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Apprentices: Ethnic Groups

Question for Department for Education

UIN HL15122, tabled on 20 April 2021

To ask Her Majesty's Government what steps they are taking to ensure that BAME communities receive apprenticeship outreach information.

Answered on

28 April 2021

Apprenticeships benefit people of all ages and backgrounds, and we want to ensure that more people from underrepresented backgrounds can undertake them, particularly those that offer higher wage returns and progression opportunities.

We are working with some of the country’s most influential employers through our Apprenticeship Diversity Champions Network, which consists of over 85 employers, to promote best practice in recruiting and supporting apprentices from diverse backgrounds. We are building on this work to ensure that we continue to see an improved representation of people from ethnic minority backgrounds starting apprenticeships, especially in sectors that carry historic under-representation. The Network will report during National Apprenticeship Week 2022 on how to better reach out to target communities and improve on-programme retention.

To increase the outreach of information of apprenticeships to students of all backgrounds, we are promoting apprenticeships in schools through our Apprenticeship Support and Knowledge programme. This free service provides schools and teachers with resources and interventions to help better educate young people about apprenticeships.

The department is co-funding, along with the Home Office, a series of activity delivered by the Stephen Lawrence Day Foundation. This work includes supporting young people, particularly those from ethnic minority backgrounds, into level 3 advanced technical digital apprenticeships using the Foundation’s extensive network of contacts and partners. The Careers and Enterprise Company supports schools and colleges to connect with employers so that young people have opportunities to explore all available options. These interactions aim to increase their knowledge of a range of career possibilities and training options, including apprenticeships. We committed in our Skills for Jobs white paper to improve the careers information available to young people and adults by updating the National Careers Service website to bring together all information on learning and careers routes available, such as apprenticeships. We will introduce interactive careers maps, which will show the occupations and careers options that technical or higher technical options can open the door to.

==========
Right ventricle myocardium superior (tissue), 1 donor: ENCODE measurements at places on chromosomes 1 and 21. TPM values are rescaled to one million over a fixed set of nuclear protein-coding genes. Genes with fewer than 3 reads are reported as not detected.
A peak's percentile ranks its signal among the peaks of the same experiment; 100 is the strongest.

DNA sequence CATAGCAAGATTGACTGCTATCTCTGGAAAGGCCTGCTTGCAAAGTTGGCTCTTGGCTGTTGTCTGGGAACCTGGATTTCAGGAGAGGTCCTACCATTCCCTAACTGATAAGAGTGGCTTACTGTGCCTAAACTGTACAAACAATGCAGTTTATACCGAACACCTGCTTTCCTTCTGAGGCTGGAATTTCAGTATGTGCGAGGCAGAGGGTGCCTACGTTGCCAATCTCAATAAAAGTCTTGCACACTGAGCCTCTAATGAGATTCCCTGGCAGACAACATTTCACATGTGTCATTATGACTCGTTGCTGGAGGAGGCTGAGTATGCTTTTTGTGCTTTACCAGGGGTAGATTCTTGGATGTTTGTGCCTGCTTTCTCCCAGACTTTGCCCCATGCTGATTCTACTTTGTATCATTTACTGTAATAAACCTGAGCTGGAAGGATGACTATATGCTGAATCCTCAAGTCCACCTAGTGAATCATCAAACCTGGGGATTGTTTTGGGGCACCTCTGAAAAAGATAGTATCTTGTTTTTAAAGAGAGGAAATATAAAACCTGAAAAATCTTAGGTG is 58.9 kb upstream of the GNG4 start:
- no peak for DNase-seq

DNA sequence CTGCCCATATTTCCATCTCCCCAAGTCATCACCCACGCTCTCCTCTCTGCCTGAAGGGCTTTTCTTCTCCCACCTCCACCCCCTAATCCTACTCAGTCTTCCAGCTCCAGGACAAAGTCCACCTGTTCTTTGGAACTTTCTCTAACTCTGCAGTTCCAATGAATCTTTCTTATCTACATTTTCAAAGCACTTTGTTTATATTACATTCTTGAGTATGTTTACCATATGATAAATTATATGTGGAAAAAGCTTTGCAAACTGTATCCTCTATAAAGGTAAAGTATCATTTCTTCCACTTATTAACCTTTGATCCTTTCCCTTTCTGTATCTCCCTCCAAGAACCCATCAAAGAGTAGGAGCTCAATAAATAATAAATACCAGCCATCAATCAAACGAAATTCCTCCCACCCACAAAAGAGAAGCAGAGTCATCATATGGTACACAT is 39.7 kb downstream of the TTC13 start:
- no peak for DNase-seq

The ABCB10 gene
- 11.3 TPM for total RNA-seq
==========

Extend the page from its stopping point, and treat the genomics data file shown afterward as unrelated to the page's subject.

The Baker Clause requires all maintained schools and academies to publish a policy statement setting out opportunities for providers of technical education – including taught courses and apprenticeships – to visit schools to talk to all year 8 to 13 pupils, and to make sure the statement is followed. In the Skills for Jobs white paper, we committed to introduce a 3-point-plan to enforce the Baker Clause. We will consult shortly on proposals to strengthen the legislation. Subject to the outcome of the consultation, we plan to introduce these changes alongside tougher formal action against non-compliance and making government-funded careers support for schools conditional on Baker Clause compliance.